She’s also looking ahead to future parenting battles — and fears handing over future ammunition to their daughter when she’s older. “What if she starts campaigning for her own Facebook or Twitter at a young age, and I don’t think she’s ready for it yet?” she asks. “What am I going to say when she goes ‘But Dad’s been tweeting as me since I was born?’ What kind of hypocrite does that make us?”
Finally, parents like Ellen are perhaps uneasy with the emphasis on digital identities to begin with. “Brian’s really conversant with the idea of online branding because of his work,” Ellen says. “But a personal brand is not an identity or a life.”
For Ellen, the issue boils down to a philosophical debate about existence, identity and how to become who you are. For her, the self begins away from the computer and the iPhone. “I want Zoe to have a full sense of self in her real life before she begins worrying about ‘expressing’ it online. And to me, that means being free of any weird sense of being an online personality, or having an audience tracking her through social media,” Ellen says. “Getting digital before she has a full personality is putting emphasis in the wrong place.”
Ellen also worries about the effects of a child growing up with some strange public awareness. “I can’t help but think that growing up is already hard — and that the extra burden of self-consciousness that comes from online identities doesn’t help,” she says. “Say you grow up unaware of just how much your parents are documenting you online, and when you’re finally at the age when you’re exploring who you are, you realize there’s all this stuff already about you on the Internet for everyone to see. Can you imagine being 12 or 13 and realizing how much you’re already online? I would be freaked out.”
“Or, you grow up aware of how much of you and your life and childhood is being beamed out to hundreds, maybe thousands of people,” she continues. “I just don’t think that’s helpful; I think kids have the right to enjoy childhood, to be free and make mistakes and take risks, without worrying about an audience.”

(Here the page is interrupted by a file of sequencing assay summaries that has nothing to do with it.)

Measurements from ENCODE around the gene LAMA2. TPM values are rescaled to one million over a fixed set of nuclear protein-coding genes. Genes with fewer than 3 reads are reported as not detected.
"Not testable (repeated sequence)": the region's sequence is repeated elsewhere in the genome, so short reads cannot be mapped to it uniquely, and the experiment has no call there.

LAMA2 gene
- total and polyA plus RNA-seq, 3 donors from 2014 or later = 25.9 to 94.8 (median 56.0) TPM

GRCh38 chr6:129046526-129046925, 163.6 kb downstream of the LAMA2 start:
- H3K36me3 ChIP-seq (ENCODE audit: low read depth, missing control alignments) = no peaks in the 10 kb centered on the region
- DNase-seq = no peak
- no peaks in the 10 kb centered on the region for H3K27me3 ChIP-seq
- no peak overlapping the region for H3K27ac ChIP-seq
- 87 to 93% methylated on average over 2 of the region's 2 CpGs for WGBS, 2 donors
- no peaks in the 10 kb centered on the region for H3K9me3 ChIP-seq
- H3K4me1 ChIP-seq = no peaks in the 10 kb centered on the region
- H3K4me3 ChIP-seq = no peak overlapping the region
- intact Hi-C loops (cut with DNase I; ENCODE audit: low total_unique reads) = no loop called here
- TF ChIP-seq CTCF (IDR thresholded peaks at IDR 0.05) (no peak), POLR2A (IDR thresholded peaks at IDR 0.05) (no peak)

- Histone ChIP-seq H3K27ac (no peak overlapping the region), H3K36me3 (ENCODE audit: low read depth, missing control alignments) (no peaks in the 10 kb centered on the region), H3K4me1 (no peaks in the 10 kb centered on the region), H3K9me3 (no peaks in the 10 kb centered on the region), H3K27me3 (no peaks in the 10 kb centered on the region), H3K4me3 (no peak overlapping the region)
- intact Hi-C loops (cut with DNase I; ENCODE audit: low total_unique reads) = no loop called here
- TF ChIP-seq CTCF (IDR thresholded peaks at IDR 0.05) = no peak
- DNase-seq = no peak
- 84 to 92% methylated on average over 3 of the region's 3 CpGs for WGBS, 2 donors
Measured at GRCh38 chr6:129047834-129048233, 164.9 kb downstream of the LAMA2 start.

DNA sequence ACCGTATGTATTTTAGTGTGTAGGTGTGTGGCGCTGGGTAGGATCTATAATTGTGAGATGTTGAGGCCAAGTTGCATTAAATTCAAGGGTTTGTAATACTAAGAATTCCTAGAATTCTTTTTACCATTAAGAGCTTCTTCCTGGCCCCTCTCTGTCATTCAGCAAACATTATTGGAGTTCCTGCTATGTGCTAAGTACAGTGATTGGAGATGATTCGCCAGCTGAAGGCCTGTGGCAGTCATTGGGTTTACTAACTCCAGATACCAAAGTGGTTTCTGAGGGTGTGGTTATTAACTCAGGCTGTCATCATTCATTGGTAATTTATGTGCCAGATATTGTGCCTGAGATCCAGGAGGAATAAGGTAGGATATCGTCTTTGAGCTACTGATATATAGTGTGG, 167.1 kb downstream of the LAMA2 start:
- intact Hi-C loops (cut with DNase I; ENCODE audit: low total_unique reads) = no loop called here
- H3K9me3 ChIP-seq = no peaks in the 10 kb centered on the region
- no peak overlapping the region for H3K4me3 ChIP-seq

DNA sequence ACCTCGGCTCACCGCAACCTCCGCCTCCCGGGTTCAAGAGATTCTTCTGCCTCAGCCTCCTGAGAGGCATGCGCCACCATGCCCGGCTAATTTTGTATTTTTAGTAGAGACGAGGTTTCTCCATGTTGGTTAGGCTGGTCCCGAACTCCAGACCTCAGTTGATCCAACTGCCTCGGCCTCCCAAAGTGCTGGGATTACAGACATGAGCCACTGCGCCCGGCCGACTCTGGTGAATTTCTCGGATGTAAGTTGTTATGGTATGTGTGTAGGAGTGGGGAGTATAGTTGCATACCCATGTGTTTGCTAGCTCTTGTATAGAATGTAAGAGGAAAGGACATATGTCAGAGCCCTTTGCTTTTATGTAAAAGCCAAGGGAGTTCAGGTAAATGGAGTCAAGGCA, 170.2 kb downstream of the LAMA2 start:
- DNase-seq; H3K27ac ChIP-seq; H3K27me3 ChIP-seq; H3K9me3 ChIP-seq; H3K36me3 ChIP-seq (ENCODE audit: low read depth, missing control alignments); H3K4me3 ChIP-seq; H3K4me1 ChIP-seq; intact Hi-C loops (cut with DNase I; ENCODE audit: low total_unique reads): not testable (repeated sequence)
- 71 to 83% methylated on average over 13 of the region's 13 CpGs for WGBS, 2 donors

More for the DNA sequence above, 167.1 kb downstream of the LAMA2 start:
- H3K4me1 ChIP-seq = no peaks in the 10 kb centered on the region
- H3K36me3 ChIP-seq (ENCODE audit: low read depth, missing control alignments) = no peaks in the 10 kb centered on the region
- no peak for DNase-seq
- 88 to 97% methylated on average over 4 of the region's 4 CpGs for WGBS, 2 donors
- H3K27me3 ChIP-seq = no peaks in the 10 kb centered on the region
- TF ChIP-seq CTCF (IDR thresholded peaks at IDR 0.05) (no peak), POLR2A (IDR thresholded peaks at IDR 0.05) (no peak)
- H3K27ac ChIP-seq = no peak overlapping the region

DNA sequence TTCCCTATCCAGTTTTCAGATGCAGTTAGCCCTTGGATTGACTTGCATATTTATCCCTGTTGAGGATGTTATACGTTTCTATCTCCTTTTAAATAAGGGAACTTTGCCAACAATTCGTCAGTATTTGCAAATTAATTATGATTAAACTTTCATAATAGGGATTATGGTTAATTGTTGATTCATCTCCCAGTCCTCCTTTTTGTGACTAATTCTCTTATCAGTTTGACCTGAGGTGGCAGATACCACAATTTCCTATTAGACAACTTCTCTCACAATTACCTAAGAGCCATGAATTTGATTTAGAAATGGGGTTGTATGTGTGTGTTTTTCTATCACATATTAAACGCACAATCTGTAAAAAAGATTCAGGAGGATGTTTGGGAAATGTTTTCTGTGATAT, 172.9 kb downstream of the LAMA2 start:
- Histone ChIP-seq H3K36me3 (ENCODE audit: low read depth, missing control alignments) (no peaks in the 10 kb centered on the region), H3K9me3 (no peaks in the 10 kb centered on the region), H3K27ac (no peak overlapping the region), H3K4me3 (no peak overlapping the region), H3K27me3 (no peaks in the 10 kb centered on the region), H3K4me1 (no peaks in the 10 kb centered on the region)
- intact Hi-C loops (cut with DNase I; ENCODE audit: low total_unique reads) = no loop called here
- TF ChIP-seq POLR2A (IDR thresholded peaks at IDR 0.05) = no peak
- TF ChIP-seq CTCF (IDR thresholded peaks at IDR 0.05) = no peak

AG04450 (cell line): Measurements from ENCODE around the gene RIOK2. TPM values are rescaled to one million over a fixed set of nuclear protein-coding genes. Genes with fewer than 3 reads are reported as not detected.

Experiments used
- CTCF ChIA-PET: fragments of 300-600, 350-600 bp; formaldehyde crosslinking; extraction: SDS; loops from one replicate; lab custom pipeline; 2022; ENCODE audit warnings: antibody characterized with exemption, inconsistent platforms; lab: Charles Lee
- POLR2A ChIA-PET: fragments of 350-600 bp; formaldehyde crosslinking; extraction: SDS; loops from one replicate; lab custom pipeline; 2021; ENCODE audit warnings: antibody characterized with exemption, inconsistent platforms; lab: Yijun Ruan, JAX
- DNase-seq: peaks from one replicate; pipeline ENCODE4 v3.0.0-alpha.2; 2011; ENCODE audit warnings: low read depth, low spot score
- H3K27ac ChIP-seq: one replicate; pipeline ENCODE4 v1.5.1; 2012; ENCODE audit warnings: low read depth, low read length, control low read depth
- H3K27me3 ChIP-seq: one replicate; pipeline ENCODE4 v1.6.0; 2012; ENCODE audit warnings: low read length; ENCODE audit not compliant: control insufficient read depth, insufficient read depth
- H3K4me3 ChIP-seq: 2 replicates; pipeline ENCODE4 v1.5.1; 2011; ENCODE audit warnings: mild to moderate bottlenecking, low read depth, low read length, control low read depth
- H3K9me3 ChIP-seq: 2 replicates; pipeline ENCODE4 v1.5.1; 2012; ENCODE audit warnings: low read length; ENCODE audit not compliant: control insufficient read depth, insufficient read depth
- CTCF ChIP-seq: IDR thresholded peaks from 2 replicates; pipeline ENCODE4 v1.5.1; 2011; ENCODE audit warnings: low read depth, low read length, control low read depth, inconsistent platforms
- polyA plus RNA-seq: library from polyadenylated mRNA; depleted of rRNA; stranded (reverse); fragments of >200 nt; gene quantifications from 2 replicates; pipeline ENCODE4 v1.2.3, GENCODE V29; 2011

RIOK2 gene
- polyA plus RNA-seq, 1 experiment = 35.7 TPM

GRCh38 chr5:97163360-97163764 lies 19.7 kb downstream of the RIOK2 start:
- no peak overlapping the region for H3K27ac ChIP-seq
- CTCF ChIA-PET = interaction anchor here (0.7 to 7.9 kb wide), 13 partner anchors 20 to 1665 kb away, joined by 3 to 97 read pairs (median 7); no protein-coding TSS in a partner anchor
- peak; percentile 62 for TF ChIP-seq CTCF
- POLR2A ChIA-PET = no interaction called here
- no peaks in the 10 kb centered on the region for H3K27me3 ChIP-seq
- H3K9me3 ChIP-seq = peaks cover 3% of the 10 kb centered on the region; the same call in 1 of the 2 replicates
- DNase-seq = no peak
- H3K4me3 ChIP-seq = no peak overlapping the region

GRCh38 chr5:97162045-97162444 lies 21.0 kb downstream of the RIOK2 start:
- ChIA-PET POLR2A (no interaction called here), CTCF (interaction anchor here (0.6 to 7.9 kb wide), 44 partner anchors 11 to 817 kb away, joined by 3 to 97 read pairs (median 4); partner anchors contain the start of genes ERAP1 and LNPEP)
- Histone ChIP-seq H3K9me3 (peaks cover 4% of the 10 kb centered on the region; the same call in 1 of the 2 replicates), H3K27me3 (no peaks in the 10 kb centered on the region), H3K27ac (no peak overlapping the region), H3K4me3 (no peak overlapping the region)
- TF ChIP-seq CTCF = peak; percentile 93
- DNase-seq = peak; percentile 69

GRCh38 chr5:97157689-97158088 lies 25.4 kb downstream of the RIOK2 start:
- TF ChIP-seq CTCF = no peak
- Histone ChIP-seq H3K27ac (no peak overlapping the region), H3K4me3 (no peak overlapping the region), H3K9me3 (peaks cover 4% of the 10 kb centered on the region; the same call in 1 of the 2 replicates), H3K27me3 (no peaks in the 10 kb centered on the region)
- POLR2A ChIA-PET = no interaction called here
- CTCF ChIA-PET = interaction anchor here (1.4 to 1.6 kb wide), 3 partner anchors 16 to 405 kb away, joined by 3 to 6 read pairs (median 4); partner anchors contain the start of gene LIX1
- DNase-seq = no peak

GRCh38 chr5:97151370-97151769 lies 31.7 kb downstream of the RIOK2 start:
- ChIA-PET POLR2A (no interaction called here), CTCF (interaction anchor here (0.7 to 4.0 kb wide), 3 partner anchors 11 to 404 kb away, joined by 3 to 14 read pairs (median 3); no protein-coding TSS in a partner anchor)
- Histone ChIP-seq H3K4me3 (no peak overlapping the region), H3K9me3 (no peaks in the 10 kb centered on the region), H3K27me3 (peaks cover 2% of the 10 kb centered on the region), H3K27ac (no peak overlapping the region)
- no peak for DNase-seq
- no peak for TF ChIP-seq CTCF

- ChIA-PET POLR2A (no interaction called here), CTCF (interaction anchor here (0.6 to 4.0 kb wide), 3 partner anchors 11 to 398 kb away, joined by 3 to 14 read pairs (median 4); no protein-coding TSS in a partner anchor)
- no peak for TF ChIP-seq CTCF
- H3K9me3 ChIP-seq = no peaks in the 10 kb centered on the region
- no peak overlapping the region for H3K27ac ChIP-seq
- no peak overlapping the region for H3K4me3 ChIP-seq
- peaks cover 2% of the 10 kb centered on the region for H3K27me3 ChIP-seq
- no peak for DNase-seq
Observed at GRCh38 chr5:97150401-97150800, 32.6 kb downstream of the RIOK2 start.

The conflict between Brian and Ellen is a sticking point for a couple that otherwise shares very similar values on child care and parenting — and it encapsulates the competing lines of thought when it comes to parenting in the digital era. There’s no one standard — and not much information out there on whether it’s healthy — to guide parents. So parents feel very much on their own when it comes to navigating these decisions, and often it comes down to their own attitudes about living digitally.
On one hand, parents like Brian already lead very connected lives, and sharing online is part of their self-expression. They see the world as increasingly digital and want children to hone and develop social media and tech skills early on, since work in the future will likely incorporate these in some way. A digital trust fund, to them, is a valuable asset and part of their heritage.
In such a world, Brian asks, “Why wouldn’t you want to get started on having the strongest digital profile out there?” For him, getting a strong start and teaching kids digital skills — whether it’s social media or curating content — is something that transfers across different jobs and fields. And the earlier you become adept, the better.
On the other side of the gulf, parents like Ellen are wary of the rapid, vast changes of technology and are cautious when it comes to its effects on relationships and our sense of selves. They worry about privacy and the consequences of TMI online. “We’re always reading about how this person got fired for sharing this on Facebook, or how this kid lost out on this opportunity for something they tweeted,” Ellen says. “I just don’t think people quite realize how tangibly permanent this all is. And that’s enormous, and shouldn’t be treated lightly.”
After much discussion, Brian and Ellen ended up compromising on the issue of Zoe’s digital trust fund. Brian snapped up all of Zoe’s future online assets but only put up placeholders on the public accounts.
However, they decided to use Zoe’s future Gmail address as a kind of digital scrapbook, since e-mail still remains convenient and — most importantly to Ellen — private.
“Yeah, we got the idea from the Google commercial,” Brian admits. “We e-mail Zoe messages with photos and videos and memories, and we CC family and friends on some of them. It’s turning into kind of a treasure trove, almost better than a photo album.”
Even Ellen likes e-mailing her baby daughter. “Sometimes I just write notes at the end of the day, just recording all the little things that make her unique and funny. Things like the funny expressions on her face when she poops, which seem kind of adorable to us now — though I’m sure she would be embarrassed to find in a more public site [when she gets older].” For Ellen, the e-mail account strikes a good balance between her desire for privacy and the convenience and ease of technology.
Brian and Ellen don’t know when they’ll let Zoe take over her Gmail, but they laugh at the idea of what awaits her when she finally logs in. “By the time she gets old enough to use Gmail, she’s going to have about a million unread messages in her inbox,” Brian laughs. “But I hope she finds them sweet, and a testament to how much we love her.” ♦